Watford Aries Precision 1001 review

£581
Price when reviewed

It’s easy to jump to the conclusion that a notebook priced under £600 will lack quality, but the Precision 1001 blasts this assumption to smithereens. Based on MSI’s Megabook M510C chassis, it looks great – there’s more than a hint of iBook about it – and the build quality is generally impressive too. Our only criticism is that the lid doesn’t provide a huge amount of protection for the screen.

We also like the side-mounted lid release, while the typing position is relatively comfortable. We’re less fond of the half-height Enter key, though, and the mouse buttons could be more responsive.

Where Watford does compromise is the processor. The 1.4GHz Celeron M CPU hasn’t impressed us in the past, but in fairness to Watford the Precision proved to be quicker than we expected: it scored 1.42 in our 2D application suite.

Some of the credit for this goes to the Precision’s 512MB of PC3200 RAM, and there’s even a spare memory socket for adding more. The 60GB hard disk is also generous at this price, but note that there’s only a CD-RW/DVD-ROM combo drive rather than a DVD writer installed.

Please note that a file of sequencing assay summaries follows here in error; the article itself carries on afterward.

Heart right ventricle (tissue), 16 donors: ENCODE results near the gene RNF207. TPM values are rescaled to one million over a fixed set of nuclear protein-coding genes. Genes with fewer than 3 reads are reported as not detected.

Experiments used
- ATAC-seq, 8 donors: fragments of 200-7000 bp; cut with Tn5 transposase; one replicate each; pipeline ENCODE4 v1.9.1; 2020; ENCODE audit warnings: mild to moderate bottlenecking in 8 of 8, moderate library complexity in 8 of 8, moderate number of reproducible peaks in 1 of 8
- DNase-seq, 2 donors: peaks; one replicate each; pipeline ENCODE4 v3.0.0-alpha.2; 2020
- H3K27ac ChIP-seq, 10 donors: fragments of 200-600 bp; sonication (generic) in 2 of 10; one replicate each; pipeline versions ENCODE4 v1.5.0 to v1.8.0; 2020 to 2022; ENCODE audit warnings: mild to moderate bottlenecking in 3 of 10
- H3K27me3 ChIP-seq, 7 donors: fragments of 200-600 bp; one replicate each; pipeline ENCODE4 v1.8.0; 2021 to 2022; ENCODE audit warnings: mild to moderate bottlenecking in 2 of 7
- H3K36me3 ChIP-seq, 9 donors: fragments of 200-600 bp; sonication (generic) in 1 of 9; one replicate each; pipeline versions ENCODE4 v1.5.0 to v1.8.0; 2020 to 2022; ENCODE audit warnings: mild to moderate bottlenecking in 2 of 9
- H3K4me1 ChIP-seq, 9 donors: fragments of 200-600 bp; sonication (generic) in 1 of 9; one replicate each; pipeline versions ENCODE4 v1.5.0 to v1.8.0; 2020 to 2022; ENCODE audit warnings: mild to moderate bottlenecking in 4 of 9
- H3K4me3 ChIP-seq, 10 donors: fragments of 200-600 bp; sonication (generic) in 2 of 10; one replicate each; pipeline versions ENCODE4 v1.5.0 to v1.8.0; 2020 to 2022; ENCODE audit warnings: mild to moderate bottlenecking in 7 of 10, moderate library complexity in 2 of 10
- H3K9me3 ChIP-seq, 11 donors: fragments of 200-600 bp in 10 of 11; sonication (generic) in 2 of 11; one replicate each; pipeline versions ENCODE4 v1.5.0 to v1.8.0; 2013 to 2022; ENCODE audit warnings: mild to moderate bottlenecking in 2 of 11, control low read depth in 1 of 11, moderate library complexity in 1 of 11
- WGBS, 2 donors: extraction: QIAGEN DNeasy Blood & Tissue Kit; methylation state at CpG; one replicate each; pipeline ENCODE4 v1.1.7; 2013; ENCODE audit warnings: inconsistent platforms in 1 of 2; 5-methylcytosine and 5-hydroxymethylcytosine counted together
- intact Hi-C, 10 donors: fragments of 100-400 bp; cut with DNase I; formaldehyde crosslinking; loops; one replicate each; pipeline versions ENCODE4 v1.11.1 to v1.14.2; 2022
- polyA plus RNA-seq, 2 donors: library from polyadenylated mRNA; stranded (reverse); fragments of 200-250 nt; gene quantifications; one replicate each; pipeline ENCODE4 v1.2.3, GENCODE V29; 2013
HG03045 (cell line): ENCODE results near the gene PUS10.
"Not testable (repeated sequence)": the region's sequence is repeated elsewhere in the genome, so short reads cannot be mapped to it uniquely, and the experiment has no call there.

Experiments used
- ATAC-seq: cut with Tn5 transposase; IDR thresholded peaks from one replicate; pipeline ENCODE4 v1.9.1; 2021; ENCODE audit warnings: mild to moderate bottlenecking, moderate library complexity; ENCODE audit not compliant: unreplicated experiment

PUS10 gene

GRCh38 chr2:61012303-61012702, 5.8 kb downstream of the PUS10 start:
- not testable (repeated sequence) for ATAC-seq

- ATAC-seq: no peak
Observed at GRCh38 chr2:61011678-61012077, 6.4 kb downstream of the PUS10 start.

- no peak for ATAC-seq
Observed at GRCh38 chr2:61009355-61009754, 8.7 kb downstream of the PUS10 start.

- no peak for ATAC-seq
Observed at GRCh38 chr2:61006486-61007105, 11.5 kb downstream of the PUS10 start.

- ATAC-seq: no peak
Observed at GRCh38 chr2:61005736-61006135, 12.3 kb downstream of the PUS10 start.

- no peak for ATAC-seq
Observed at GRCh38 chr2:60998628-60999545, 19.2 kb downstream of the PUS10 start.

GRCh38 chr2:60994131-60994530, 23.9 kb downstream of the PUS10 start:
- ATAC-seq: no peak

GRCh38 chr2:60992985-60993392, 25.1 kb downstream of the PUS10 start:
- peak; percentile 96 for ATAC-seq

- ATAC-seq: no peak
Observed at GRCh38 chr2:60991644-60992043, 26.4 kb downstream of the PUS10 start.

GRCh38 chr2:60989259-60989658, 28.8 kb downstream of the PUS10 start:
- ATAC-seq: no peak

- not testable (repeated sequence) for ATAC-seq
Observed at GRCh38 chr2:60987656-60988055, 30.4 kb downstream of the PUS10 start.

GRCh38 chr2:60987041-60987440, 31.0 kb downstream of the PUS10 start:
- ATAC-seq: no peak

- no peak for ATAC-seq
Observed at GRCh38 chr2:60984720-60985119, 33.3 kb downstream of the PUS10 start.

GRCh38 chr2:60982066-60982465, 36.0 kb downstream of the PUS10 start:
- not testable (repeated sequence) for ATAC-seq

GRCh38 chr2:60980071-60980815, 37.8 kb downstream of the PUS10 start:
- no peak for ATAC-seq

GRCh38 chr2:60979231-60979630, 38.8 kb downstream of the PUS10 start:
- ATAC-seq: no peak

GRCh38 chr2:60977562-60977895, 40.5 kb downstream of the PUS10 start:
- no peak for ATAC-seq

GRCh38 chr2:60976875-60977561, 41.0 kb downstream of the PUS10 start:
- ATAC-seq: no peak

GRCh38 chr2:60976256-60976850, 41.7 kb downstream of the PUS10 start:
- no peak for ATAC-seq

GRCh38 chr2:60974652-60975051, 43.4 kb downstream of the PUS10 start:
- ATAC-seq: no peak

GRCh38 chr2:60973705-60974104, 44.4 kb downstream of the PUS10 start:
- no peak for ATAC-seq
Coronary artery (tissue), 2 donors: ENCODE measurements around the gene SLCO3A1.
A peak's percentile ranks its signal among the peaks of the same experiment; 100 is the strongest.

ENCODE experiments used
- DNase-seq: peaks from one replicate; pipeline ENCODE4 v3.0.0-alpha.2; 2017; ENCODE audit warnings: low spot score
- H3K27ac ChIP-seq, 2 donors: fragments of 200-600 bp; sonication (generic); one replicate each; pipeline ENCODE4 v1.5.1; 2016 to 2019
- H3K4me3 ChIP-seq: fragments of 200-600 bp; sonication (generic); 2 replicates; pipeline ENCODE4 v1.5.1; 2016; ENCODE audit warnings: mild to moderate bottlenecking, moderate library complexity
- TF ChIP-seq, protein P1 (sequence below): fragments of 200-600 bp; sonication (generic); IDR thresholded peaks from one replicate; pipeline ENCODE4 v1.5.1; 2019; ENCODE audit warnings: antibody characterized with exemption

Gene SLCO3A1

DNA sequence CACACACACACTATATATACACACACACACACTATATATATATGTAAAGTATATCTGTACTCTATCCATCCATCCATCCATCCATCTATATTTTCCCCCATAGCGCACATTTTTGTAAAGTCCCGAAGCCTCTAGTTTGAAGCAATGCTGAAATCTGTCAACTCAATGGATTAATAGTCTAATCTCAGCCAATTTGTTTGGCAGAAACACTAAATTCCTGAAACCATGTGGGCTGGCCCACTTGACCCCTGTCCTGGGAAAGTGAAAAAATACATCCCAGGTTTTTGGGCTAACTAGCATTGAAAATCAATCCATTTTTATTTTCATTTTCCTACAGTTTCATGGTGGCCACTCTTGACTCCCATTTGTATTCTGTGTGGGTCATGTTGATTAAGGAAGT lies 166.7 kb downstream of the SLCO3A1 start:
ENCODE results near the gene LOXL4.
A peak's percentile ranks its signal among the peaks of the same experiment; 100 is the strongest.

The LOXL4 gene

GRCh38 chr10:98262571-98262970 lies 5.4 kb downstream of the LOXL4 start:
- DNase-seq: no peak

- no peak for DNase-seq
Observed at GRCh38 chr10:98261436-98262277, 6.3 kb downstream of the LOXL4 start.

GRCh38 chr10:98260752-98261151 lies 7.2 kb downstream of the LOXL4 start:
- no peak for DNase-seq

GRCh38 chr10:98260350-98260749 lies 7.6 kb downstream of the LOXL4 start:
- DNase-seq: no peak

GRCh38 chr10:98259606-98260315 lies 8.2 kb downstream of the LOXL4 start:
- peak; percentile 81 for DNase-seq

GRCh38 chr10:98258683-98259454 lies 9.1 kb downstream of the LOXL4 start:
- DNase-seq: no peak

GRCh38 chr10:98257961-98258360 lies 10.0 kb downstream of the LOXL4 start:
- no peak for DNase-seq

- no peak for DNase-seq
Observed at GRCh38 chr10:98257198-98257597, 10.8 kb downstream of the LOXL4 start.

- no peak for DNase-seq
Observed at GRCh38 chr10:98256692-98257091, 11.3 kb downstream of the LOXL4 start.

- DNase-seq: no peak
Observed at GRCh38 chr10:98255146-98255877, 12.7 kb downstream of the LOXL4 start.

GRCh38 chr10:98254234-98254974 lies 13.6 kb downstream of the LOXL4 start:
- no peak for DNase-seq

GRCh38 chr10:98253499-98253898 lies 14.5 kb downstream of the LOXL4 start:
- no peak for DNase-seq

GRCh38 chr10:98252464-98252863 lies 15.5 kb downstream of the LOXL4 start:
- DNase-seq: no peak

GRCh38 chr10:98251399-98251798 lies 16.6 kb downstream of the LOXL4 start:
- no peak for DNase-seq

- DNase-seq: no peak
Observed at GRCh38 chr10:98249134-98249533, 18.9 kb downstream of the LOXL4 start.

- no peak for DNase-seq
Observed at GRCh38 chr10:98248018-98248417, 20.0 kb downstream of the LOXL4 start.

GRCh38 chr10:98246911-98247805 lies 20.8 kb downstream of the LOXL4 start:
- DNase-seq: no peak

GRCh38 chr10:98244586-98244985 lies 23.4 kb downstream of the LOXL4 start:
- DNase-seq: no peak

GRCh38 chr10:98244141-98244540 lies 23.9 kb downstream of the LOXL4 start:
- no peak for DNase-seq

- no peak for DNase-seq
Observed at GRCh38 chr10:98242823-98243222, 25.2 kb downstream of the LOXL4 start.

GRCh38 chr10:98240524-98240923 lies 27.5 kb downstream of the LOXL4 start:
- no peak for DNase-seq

The other notable omission is wireless networking. Although understandable at this price, we’d be tempted to pay Watford an extra £80 and upgrade to full Centrino specification: this buys a 1.5GHz Pentium M CPU and 802.11b/g Wi-Fi. For another £40, you could have a DVD writer too.

Where Watford is surprisingly generous is in the graphics department. It includes a 64MB Mobility Radeon 9700, which pushed the Precision to over 40fps in Unreal Tournament 2004.

The Radeon powers a rather nice TFT too. With a 15.1in diagonal, it supports a 1,400 x 1,050 resolution. It’s perfectly sharp and bright compared to the others on test, and contrast is fairly good too.

Surprisingly, the fans aren’t overly noisy, even when the CPU and GPU are fully loaded. We measured 33.dBA from the side where the air exits. The PSU became the hottest we tested at 39ûC, but the Precision itself was average at 35ûC underneath. Despite this power leakage, battery life was above average at around two hours for intensive use and three hours for light use.

It adds up to a phenomenally good value notebook – albeit one without much of a warranty, with just a single year of return-to-base cover to speak of. If your budget is limited, this is a great buy.

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